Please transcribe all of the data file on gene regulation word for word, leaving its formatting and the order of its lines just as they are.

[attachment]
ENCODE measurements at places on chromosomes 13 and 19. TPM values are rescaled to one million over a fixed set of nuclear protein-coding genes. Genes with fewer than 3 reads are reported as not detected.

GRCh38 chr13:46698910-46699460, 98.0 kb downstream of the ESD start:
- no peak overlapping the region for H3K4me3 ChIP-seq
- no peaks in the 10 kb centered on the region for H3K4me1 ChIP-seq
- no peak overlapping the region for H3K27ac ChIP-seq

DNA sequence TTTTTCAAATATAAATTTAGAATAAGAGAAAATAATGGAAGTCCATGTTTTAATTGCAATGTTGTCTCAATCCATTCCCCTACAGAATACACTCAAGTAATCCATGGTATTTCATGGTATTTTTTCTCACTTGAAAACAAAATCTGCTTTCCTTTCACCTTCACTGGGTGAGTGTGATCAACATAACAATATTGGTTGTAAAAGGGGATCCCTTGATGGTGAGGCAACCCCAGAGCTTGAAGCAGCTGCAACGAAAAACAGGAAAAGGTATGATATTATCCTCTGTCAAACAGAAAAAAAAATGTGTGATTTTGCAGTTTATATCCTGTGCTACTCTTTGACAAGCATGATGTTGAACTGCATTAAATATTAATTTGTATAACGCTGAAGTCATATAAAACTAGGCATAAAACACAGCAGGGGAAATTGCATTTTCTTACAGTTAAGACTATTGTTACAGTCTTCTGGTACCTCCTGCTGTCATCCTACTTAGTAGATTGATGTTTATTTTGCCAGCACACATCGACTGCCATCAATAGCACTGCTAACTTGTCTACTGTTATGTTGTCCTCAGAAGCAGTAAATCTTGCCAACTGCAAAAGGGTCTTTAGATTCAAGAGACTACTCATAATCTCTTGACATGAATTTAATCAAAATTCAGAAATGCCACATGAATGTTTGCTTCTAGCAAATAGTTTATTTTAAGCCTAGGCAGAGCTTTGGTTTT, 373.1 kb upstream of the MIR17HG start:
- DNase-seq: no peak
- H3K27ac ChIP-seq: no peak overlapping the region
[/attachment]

ENCODE measurements at places on chromosomes 13 and 19. TPM values are rescaled to one million over a fixed set of nuclear protein-coding genes. Genes with fewer than 3 reads are reported as not detected.

GRCh38 chr13:46698910-46699460, 98.0 kb downstream of the ESD start:
- no peak overlapping the region for H3K4me3 ChIP-seq
- no peaks in the 10 kb centered on the region for H3K4me1 ChIP-seq
- no peak overlapping the region for H3K27ac ChIP-seq

DNA sequence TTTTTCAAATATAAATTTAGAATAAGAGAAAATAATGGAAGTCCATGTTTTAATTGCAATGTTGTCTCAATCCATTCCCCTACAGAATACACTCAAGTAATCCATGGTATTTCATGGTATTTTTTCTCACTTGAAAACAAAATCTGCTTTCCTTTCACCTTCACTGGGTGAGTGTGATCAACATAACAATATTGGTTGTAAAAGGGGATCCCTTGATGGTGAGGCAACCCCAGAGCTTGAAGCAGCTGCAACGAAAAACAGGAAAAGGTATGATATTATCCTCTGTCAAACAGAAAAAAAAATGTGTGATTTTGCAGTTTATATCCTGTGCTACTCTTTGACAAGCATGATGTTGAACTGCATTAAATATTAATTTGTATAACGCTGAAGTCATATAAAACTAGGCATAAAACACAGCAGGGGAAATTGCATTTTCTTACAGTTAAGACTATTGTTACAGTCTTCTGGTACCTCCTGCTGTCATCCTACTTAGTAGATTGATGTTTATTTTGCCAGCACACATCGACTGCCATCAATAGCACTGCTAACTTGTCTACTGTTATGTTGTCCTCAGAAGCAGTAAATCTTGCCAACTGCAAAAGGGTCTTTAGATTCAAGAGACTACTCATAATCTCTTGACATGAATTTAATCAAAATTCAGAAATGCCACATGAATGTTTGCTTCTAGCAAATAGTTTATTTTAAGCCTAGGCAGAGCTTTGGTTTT, 373.1 kb upstream of the MIR17HG start:
- DNase-seq: no peak
- H3K27ac ChIP-seq: no peak overlapping the region